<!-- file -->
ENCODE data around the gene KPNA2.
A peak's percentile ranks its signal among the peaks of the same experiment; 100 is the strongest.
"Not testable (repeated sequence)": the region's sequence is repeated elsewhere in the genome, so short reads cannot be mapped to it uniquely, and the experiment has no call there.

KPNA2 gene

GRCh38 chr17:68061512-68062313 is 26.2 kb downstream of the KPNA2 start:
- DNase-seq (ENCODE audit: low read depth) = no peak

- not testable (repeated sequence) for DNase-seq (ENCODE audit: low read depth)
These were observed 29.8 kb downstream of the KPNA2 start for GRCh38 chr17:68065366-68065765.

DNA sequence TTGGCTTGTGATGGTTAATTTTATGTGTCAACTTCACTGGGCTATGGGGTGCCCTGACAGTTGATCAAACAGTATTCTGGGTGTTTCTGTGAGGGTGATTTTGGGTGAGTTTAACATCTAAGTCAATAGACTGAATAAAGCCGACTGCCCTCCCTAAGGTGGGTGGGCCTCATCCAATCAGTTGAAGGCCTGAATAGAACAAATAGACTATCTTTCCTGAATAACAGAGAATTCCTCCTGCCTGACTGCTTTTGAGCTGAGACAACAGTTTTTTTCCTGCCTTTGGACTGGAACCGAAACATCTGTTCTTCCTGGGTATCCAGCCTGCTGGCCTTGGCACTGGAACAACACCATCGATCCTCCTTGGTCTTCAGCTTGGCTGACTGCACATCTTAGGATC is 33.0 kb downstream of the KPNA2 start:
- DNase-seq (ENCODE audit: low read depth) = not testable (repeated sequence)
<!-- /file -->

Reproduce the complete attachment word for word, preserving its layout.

ENCODE data around the gene KPNA2.
A peak's percentile ranks its signal among the peaks of the same experiment; 100 is the strongest.
"Not testable (repeated sequence)": the region's sequence is repeated elsewhere in the genome, so short reads cannot be mapped to it uniquely, and the experiment has no call there.

KPNA2 gene

GRCh38 chr17:68061512-68062313 is 26.2 kb downstream of the KPNA2 start:
- DNase-seq (ENCODE audit: low read depth) = no peak

- not testable (repeated sequence) for DNase-seq (ENCODE audit: low read depth)
These were observed 29.8 kb downstream of the KPNA2 start for GRCh38 chr17:68065366-68065765.

DNA sequence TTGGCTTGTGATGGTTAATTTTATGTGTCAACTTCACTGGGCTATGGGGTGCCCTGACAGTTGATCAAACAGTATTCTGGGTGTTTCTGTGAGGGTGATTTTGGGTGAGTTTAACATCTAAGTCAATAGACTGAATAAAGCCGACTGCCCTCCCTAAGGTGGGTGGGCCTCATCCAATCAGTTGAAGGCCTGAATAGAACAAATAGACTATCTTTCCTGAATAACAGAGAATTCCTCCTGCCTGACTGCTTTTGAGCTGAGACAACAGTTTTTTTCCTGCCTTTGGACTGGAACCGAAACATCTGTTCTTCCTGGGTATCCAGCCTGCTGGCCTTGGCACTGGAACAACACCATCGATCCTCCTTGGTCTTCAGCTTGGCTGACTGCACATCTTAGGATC is 33.0 kb downstream of the KPNA2 start:
- DNase-seq (ENCODE audit: low read depth) = not testable (repeated sequence)